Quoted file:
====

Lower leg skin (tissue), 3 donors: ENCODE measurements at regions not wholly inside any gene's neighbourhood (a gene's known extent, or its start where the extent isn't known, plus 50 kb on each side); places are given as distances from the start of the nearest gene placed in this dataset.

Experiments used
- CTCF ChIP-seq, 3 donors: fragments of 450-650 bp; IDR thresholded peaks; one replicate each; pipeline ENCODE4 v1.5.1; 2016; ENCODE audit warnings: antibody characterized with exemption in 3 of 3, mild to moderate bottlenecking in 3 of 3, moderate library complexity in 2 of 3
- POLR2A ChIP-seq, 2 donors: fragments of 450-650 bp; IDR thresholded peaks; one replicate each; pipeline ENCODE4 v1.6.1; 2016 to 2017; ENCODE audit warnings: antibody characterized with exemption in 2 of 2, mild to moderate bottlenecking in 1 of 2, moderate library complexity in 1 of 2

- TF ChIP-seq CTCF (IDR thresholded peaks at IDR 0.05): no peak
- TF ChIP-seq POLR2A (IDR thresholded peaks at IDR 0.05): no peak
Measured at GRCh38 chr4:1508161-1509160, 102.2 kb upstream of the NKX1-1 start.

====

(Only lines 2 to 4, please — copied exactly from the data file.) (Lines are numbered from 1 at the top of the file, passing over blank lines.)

Experiments used
- CTCF ChIP-seq, 3 donors: fragments of 450-650 bp; IDR thresholded peaks; one replicate each; pipeline ENCODE4 v1.5.1; 2016; ENCODE audit warnings: antibody characterized with exemption in 3 of 3, mild to moderate bottlenecking in 3 of 3, moderate library complexity in 2 of 3
- POLR2A ChIP-seq, 2 donors: fragments of 450-650 bp; IDR thresholded peaks; one replicate each; pipeline ENCODE4 v1.6.1; 2016 to 2017; ENCODE audit warnings: antibody characterized with exemption in 2 of 2, mild to moderate bottlenecking in 1 of 2, moderate library complexity in 1 of 2